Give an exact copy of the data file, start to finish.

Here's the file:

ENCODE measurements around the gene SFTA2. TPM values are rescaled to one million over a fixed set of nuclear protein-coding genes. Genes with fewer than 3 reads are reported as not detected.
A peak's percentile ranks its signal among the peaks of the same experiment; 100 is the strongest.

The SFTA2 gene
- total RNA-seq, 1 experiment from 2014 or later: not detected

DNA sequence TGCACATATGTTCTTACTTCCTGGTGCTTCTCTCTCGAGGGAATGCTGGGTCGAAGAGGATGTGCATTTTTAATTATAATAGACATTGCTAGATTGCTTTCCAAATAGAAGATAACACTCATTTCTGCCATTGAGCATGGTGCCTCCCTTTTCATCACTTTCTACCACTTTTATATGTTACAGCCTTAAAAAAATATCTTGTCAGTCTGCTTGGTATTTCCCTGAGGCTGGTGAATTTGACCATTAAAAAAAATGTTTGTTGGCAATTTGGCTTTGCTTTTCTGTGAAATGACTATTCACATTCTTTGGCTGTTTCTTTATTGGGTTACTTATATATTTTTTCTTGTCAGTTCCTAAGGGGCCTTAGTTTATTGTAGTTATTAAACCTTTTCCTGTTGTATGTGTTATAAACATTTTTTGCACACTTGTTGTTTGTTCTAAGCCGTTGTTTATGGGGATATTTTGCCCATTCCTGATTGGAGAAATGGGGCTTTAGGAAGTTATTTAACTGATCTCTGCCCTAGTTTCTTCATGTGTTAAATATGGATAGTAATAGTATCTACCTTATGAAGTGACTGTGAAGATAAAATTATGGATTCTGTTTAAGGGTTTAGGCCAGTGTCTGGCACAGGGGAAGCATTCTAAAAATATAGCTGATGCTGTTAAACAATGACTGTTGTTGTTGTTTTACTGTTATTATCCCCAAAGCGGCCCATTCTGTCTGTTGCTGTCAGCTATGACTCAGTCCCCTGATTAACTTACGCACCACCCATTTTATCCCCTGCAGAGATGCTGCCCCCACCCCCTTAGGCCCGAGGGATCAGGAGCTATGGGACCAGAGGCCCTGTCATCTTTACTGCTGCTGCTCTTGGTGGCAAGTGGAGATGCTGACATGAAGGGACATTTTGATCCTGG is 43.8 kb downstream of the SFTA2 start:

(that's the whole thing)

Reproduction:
ENCODE measurements around the gene SFTA2. TPM values are rescaled to one million over a fixed set of nuclear protein-coding genes. Genes with fewer than 3 reads are reported as not detected.
A peak's percentile ranks its signal among the peaks of the same experiment; 100 is the strongest.

The SFTA2 gene
- total RNA-seq, 1 experiment from 2014 or later: not detected

DNA sequence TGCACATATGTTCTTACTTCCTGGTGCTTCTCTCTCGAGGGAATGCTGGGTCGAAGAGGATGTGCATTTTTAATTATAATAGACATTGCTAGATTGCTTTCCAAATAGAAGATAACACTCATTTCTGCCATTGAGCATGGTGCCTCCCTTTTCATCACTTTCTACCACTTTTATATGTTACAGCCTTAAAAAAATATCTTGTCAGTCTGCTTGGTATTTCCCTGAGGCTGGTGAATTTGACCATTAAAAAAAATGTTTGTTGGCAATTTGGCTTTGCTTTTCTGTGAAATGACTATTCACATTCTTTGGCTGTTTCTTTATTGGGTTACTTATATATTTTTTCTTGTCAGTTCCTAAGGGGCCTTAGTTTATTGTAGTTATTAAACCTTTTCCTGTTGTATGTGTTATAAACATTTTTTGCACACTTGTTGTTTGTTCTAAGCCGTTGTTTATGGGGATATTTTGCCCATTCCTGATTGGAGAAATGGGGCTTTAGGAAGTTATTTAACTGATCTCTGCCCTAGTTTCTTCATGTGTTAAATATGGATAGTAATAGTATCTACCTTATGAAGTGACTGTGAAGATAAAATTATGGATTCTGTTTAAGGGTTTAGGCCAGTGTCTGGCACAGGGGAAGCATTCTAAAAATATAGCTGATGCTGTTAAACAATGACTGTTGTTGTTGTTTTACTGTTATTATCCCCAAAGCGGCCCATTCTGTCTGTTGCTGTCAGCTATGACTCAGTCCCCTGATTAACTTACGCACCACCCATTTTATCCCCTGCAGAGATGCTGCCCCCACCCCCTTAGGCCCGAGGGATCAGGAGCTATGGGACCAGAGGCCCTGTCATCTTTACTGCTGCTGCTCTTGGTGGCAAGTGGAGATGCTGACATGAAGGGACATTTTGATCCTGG is 43.8 kb downstream of the SFTA2 start: